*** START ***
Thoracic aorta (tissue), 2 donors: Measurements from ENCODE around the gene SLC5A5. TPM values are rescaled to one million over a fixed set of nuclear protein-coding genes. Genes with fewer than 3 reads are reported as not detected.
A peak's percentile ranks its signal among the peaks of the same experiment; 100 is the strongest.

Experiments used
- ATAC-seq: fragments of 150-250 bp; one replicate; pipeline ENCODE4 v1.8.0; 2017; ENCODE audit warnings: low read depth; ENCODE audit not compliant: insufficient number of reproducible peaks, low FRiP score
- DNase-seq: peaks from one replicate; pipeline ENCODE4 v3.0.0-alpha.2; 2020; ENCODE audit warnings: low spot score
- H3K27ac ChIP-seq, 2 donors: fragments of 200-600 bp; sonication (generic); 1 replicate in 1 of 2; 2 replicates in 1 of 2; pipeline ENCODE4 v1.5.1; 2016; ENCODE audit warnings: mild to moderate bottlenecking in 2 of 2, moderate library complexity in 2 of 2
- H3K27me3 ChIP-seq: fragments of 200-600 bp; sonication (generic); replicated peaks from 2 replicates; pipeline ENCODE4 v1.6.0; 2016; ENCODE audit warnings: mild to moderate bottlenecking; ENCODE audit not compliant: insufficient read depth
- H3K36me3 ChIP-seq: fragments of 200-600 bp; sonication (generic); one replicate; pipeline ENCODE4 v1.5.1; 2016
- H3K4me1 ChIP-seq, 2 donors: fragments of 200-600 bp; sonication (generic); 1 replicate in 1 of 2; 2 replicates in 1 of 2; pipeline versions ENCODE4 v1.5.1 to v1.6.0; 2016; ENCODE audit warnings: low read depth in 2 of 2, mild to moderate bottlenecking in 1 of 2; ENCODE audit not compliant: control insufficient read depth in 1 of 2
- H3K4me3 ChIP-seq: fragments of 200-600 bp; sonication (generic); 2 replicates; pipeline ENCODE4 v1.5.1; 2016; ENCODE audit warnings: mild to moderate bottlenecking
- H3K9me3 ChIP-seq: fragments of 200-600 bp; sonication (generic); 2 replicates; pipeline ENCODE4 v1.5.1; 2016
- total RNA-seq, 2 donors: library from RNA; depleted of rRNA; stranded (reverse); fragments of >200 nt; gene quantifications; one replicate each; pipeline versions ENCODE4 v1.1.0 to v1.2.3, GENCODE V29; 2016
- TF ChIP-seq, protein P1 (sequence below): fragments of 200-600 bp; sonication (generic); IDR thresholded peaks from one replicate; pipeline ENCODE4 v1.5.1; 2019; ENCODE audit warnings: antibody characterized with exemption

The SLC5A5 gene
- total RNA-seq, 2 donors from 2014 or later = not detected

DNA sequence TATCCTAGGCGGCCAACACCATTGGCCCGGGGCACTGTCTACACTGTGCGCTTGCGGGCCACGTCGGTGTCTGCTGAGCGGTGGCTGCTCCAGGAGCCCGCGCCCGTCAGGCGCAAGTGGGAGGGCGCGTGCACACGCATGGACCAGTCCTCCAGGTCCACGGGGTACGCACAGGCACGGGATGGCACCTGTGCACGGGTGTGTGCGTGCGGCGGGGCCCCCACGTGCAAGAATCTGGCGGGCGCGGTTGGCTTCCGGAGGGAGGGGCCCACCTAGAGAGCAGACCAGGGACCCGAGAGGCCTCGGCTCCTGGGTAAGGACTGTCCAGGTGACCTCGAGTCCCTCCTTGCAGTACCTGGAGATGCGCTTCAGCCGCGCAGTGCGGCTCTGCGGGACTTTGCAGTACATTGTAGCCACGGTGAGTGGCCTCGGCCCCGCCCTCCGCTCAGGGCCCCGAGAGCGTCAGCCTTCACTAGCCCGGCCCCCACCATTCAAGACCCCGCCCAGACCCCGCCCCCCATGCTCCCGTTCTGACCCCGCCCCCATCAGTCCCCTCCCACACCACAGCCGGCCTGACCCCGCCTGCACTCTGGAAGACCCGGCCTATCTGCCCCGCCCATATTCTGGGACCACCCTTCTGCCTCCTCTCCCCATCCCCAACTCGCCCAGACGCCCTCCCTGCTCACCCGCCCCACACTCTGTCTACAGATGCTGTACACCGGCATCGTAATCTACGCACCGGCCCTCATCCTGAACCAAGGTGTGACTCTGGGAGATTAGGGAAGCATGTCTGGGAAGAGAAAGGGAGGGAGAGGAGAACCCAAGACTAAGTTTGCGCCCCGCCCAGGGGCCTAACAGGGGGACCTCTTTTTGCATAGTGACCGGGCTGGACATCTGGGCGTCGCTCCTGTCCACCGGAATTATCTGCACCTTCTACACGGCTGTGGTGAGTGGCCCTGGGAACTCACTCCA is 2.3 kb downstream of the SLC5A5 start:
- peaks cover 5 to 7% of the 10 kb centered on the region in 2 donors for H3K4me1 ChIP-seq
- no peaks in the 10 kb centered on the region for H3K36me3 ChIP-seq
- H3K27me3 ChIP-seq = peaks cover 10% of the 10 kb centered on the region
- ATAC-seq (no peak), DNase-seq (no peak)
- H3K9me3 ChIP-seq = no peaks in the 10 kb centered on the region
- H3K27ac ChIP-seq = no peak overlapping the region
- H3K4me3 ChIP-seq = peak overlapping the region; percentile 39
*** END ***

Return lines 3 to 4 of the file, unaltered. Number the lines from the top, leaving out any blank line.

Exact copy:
Experiments used
- ATAC-seq: fragments of 150-250 bp; one replicate; pipeline ENCODE4 v1.8.0; 2017; ENCODE audit warnings: low read depth; ENCODE audit not compliant: insufficient number of reproducible peaks, low FRiP score